As I mentioned before, turbocharging is nothing new in automotive engineering. The first turbocharged vehicle made its debut in the early 1960s. It is a proven technology. It can be found in quarter-of-a-million dollar luxury sport cars (the S65 in this case) down to the very affordable Ford Fiesta, a daily beater that offers a lot of bang for the buck (approx. $15k). Turbos did not start out as a perfect technology though. Someone had to take a risk with the first turbocharged car in 1960-whenever. Profits from the sales went into engineering and R&D. Time passes and then advertisers were able to say, “You know that thing you like? We made it better.” Thanks to advances and developments in material choice, engine tuning, and overall engine design, companies like Volvo (known for turbocharging much of its fleet) have developed a reputation for amazingly reliable vehicles that exceed well over 200,000 miles on the odometer during their lifespans. The consumer wins with a reliable product. The producer wins with a pay day. To paraphrase a quote printed on a former employer’s pay stubs, “A satisfied customer made this check possible.”
As I previously mentioned, the S65 offers extravagant amenities…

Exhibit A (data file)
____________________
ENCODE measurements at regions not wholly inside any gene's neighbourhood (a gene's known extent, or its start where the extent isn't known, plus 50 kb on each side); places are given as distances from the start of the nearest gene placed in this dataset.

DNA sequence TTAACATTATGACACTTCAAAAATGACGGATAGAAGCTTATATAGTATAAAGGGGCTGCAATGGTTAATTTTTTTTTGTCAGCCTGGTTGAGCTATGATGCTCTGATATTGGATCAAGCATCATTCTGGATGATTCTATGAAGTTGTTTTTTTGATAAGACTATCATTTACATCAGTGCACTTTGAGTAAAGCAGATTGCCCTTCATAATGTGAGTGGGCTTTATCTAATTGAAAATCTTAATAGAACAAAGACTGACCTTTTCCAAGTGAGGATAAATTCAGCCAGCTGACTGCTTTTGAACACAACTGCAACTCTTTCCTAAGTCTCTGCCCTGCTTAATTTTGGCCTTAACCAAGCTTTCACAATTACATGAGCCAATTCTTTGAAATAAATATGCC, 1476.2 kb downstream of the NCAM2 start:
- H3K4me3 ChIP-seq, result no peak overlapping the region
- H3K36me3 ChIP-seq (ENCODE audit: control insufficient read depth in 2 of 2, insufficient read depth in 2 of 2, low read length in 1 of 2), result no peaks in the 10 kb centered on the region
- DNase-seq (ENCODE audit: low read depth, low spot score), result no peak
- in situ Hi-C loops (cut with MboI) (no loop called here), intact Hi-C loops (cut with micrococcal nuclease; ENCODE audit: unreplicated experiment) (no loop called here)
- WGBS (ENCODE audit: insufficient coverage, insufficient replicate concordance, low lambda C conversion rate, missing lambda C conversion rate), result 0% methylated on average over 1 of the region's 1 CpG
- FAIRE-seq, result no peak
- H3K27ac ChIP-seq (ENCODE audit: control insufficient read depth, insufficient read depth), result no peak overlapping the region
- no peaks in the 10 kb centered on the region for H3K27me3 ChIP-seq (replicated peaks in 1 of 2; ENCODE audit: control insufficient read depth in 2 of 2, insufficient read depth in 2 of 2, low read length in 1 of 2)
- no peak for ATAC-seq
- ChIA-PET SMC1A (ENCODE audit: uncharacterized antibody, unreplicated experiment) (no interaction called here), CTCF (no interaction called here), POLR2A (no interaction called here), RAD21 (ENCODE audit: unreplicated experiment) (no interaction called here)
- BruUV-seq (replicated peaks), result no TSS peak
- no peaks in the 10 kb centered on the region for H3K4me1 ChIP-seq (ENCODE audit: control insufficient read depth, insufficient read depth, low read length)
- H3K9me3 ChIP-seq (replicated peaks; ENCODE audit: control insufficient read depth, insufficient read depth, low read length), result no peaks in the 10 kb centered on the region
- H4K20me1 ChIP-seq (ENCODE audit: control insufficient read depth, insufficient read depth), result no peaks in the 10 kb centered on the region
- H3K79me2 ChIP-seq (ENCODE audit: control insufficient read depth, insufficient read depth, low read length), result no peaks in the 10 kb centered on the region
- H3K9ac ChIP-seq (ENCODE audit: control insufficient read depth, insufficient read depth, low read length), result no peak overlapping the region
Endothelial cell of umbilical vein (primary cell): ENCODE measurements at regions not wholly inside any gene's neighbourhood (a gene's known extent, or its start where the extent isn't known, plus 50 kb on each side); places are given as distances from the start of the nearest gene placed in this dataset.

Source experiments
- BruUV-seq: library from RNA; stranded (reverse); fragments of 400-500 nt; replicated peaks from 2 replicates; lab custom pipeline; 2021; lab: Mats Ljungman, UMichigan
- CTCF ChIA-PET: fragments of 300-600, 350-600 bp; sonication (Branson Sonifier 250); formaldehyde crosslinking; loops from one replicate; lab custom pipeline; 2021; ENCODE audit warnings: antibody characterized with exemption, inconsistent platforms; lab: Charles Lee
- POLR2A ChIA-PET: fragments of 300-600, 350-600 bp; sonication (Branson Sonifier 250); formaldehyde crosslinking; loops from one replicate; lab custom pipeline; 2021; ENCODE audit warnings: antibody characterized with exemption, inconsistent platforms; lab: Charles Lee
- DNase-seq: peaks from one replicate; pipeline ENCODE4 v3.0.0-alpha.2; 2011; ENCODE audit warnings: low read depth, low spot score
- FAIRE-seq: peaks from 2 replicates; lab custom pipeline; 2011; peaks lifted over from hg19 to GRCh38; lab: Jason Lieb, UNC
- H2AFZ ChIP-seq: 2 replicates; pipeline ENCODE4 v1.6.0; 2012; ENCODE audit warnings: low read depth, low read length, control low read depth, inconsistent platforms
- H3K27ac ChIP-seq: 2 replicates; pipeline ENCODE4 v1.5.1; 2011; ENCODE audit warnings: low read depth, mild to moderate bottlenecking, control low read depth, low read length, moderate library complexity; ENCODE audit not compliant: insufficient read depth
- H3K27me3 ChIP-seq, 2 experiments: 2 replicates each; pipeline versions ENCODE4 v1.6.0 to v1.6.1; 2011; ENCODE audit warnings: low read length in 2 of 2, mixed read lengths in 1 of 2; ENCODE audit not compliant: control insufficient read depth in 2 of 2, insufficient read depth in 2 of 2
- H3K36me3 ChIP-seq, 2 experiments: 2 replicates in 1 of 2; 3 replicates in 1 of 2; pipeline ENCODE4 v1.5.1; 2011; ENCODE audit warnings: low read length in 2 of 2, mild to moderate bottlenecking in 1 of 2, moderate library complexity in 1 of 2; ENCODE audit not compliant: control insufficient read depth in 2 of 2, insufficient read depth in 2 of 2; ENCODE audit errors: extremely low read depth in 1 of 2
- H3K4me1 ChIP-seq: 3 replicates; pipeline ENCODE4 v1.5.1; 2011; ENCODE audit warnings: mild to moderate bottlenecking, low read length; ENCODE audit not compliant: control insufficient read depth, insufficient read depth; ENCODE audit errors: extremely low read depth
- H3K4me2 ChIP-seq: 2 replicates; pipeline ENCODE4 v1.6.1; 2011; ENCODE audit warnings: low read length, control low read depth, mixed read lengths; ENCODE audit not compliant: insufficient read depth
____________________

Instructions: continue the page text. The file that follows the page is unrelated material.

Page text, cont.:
- 12 way power seats with memory
- seat massage
- seat ventilation
- power sunshades in the rear windows
- rear refrigerated storage
- 12″ touchscreen technology center (radio, navigation, WiFi, etc)
- rear seat entertainment screens
Compare these against the commonplace turbo. Now, in 2015, someone takes a risk with the new conveniences and technologies. In turn, Benz uses the profits from the sale of an S65 to reinvest into R&D and engineering. Is there a cheaper motor option for the power seats? Is there a material that improves the efficiency of the seat ventilation whilst still providing an elegant appeal? Is there a faster, smarter CPU for the in-dash technology center? Without someone willing to take risks, those questions may not be answered. Thankfully, there are people willing to accept that risk. Risks, along with other needs, wants, and desires, fuel innovation. Innovation not only creates jobs, but perfects risky technology (like the turbo in the 60s) into bomb proof reliability staples (see Volvo) at an affordable price (Ford Fiesta and Ecoboost).
So for the rich, the elite, the wealthy, the affluent, the connected, the powerful… The people of this country with big demands and even bigger bank accounts… Thank you for taking risks. Thank you for never being content with what you have. Thank you for treating luxury like a necessity. I’d hug you all if I could. Sue me, I’m an affectionate person. Because of your purchasing decisions, I (and many others) have future job prospects to look forward to. And maybe I’ll drive to that job someday in a budget daily beater Ford that offers 12 way power seats with massage, a touchscreen dash with WiFi, and a refrigerator unit that keeps my Kahlua mocha latte nice and chilled.
…..and a turbo.